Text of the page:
A larger image fills the top half of the screen and some very brief metadata is displayed below – just the basic camera settings. Below that is a map with the location of the photo. It looks good and the information is easy to access.
Swipe up and there are buttons to edit or remove the location. This is followed by the full exif information, which contains everything you are likely to need. Right down at the bottom are five buttons and you can edit the exif information, remove it, remove all metadata, copy it all to the clipboard so it can be pasted elsewhere, and Share Image. This last button offers options to share the image with or without metadata.
Exif Metadata works well enough, but it overwrites the original image if you change the exif information and it would be more useful if it saved a copy elsewhere. The ads are annoying in the free app, so you’ll want to pay.
The Photo Investigator
Price: Free | By: Daniel Anderson | Size: 16 MB | iOS: 9.1 or later
The Photo Investigator is a free ad-supported app, but the ads can be removed for a fairly cheap in-app purchase (US $2.99 / UK £2.99). Unlike some apps, the free version of The Photo Investigator can be used only to view exif information and the paid app is needed to actually edit the metadata.
Thumbnails of the photos on the iPhone can be browsed in the usual way, but the app overlays each image with a small Earth globe icon in the corner for any that have location information. A glance at your photos therefore instantly tells you which have and which don’t have location.
Select a photo thumbnail and a larger version is displayed. In the lower half of the screen is a tabbed area that is used to show basic file information, location on a map, the time it was taken, camera settings and caption. A large Metadata button at the bottom of the screen enables the exif information to be displayed in full (edited or removed if you pay).
The free app is OK if you only want to view exif information and the paid upgrade to allow editing is cheap.
Mexif – Image Metadata Viewer
Price: Free | By: Kok Chung Law | Size: 9 MB | iOS: 11.0 or later
Mexif is another free app, but this one really is free and there are no in-app purchases and no adverts. However, the app is just an exif viewer and it does not have any editing capabilities. It cannot strip out location information before you share a photo for example.
The app is very simple and has few features, but what little it does, it does very well. Some of the others can be annoying with their ads, icons and buttons, but this has none and is refreshingly simple.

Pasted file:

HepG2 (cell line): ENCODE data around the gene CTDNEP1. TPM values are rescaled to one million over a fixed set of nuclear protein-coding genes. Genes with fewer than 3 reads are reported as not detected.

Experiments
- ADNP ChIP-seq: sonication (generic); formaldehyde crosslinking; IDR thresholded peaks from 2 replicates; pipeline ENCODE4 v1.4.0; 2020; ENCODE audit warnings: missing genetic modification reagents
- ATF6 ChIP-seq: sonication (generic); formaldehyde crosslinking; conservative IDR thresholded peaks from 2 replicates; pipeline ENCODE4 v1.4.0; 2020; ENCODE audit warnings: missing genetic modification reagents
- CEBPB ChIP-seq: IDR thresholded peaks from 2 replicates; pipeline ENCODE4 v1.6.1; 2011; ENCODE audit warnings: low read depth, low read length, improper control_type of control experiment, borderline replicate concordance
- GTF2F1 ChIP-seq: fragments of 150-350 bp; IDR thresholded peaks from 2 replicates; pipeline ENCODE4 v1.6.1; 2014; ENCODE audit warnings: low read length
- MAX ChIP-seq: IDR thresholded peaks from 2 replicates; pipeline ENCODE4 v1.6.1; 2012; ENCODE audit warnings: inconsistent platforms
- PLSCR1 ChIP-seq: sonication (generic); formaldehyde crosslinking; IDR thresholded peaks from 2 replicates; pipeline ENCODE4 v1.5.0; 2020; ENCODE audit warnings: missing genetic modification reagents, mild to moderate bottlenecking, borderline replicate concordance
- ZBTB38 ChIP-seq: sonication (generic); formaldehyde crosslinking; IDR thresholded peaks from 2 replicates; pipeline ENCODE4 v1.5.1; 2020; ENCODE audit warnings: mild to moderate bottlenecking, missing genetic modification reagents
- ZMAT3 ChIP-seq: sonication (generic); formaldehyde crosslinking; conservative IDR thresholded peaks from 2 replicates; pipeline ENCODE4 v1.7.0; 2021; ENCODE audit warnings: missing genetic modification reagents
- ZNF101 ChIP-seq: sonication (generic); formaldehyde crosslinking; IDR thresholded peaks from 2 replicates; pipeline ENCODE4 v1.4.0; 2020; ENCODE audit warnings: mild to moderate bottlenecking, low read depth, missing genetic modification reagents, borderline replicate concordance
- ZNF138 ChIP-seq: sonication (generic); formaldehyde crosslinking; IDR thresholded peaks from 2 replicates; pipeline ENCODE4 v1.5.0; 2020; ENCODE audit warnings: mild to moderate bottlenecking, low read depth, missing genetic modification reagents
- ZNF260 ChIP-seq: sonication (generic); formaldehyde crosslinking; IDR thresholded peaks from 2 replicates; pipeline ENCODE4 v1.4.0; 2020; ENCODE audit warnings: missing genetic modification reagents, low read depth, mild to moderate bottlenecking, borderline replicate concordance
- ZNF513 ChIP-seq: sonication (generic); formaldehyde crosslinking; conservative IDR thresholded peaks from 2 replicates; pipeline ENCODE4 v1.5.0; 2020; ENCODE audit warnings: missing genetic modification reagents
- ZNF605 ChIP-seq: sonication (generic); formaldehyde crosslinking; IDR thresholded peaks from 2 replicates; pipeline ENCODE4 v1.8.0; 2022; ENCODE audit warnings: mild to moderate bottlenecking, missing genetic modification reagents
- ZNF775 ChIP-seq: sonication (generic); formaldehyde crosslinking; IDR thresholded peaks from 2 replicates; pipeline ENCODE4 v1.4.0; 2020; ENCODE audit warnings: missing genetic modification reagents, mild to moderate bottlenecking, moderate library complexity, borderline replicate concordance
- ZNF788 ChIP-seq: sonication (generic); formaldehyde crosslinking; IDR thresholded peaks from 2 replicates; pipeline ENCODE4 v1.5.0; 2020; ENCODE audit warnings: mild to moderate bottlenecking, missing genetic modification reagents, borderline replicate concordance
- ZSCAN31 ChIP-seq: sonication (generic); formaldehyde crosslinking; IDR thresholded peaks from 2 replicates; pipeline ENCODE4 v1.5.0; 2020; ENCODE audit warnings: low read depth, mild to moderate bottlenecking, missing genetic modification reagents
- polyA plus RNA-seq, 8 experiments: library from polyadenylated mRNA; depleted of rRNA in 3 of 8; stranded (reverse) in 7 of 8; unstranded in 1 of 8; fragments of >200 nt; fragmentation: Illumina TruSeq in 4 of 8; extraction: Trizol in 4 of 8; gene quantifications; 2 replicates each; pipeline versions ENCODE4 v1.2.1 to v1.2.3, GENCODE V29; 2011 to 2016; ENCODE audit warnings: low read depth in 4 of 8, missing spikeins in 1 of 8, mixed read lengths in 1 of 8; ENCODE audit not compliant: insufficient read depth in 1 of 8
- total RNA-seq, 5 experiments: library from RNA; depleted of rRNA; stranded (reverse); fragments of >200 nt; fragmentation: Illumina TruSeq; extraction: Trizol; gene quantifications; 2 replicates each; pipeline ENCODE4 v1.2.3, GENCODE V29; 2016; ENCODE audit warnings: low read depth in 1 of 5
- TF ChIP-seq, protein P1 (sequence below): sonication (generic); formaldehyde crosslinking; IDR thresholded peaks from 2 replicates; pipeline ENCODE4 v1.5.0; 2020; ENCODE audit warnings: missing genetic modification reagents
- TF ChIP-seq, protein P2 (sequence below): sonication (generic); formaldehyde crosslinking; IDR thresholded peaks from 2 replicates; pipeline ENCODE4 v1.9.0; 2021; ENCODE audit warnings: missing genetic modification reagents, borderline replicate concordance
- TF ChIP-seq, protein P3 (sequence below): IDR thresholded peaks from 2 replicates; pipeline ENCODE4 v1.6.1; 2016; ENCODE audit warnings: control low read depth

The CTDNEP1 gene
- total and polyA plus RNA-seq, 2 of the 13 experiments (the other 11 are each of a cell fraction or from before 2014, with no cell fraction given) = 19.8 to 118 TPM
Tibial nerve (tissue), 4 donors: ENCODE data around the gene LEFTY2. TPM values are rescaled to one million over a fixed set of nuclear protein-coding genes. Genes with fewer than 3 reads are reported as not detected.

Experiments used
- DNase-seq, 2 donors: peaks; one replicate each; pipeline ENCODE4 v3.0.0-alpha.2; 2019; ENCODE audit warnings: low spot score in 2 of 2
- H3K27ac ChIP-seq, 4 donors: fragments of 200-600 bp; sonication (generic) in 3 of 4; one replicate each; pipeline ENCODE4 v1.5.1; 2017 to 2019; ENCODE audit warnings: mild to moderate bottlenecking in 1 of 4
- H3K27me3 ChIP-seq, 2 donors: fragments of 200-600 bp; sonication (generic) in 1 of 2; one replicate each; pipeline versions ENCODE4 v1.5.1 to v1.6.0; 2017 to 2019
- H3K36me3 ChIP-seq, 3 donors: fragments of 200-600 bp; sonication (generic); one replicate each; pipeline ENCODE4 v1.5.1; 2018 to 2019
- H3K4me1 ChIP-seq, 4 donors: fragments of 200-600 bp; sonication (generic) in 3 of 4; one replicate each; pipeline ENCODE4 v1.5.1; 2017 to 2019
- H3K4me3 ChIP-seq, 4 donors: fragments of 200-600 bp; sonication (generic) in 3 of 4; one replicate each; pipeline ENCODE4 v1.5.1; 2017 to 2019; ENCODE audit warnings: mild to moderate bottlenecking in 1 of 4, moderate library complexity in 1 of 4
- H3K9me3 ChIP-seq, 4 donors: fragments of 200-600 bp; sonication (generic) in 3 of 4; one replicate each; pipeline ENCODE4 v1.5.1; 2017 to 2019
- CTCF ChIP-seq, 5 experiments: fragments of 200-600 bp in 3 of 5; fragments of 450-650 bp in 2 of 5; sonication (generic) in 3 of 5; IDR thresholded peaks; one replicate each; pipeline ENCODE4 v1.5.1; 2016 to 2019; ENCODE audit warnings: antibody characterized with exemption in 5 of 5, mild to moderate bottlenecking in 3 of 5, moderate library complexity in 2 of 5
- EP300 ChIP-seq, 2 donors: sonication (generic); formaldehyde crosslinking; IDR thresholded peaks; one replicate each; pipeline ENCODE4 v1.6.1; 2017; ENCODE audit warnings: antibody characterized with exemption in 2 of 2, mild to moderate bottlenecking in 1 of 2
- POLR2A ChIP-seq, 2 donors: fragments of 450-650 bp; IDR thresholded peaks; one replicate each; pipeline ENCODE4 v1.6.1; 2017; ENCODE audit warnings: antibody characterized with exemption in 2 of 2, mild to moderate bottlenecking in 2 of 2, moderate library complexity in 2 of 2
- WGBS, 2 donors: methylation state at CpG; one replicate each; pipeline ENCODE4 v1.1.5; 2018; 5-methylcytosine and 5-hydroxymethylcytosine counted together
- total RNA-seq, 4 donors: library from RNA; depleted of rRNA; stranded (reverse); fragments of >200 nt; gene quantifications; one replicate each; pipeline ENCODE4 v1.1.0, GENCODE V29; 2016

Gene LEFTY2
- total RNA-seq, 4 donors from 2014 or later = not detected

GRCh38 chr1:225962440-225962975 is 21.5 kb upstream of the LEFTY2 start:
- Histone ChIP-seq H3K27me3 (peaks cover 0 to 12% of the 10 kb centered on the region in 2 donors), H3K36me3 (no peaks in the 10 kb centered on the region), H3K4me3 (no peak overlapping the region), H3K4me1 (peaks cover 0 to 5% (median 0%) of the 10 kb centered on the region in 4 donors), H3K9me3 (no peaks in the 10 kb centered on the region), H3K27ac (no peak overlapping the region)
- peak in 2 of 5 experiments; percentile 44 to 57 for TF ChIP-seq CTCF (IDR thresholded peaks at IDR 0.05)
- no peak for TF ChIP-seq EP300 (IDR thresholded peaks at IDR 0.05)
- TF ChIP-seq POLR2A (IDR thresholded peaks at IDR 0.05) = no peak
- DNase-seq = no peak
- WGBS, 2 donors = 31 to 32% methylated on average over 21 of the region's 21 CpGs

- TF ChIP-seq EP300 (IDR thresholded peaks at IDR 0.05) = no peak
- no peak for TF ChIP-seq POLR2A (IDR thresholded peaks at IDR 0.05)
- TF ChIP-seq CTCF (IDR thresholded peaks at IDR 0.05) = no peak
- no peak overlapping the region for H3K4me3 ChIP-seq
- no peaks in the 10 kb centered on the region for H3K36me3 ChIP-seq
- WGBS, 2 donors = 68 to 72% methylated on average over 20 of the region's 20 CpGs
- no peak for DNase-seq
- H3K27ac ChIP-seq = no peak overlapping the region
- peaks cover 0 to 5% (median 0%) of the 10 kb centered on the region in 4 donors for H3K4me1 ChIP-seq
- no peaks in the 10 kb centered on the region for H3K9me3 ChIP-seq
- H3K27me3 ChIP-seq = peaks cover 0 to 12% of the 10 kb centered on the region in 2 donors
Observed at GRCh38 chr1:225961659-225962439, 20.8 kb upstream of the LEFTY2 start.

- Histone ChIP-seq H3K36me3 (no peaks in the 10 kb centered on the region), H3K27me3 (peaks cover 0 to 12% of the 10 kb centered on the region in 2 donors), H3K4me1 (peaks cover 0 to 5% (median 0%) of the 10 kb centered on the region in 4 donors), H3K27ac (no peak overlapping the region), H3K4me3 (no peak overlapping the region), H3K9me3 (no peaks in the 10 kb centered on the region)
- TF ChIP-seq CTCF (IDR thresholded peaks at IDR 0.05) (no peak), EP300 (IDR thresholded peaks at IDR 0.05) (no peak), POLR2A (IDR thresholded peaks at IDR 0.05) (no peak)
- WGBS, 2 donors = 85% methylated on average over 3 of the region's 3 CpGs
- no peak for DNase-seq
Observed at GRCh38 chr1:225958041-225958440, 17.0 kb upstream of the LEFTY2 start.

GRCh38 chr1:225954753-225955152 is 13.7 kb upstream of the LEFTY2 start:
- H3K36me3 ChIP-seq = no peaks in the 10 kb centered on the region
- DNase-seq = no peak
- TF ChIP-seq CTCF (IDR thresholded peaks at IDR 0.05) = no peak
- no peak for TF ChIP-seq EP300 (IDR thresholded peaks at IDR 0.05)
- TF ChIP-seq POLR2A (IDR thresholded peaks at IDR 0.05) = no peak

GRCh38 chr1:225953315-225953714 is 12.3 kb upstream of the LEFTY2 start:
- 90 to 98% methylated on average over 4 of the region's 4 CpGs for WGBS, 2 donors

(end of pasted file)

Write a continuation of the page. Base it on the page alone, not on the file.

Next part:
It shows thumbnails of the photos on the iPhone and tapping one opens a larger thumbnail with all the exif metadata listed below. Right down at the bottom of the list is the location information with a map and address. Swiping left and right moves to the next or previous photo. The only button in the app is to show the raw exif data in the format it is stored.
If you just want to view exif information in photos, this is a useful app.
Price: Free | By: Kais Karim | Size: 2 MB | iOS: 8.0 or later
Exif Studio is another super simple no-frills app for viewing exif information stored in iPhone photographs. It is free, with no in-app purchases and no adverts. Just a useful app. It only shows exif information in photos and it does not allow it to be edited.
Thumbnails of photos on the iPhone can be browsed in the usual way and selecting one opens it for viewing. A thumbnail is displayed at the top of the screen and below are all the details like the camera settings, date, aperture, ISO and so on. Everything you need to know is there. Down at the bottom is the location information and a map with a pin shows where it was taken.
There are no options to strip location information or change any other details, but there is a Share Data link at the top. The usual iPhone sharing options are available and selecting Notes for example, creates a new note with a photo thumbnail and all the exif information. That could be useful.
If you just want to view exif information and save it, and you like dark themes on your iPhone, this app is good.
The best exif viewer and editor
If you just want to browse the exif information hidden in photos and see the camera settings that were used to capture it, then Exif Studio and Mexif are excellent. Your choice boils down to which interface you prefer.
If you want to strip out location information and be able to edit the other metadata stored with photos, Exif Viewer by Fluntro is a great app. The Lite version is free and the full ad-free app with all the features is the price of a coffee. It is recommended.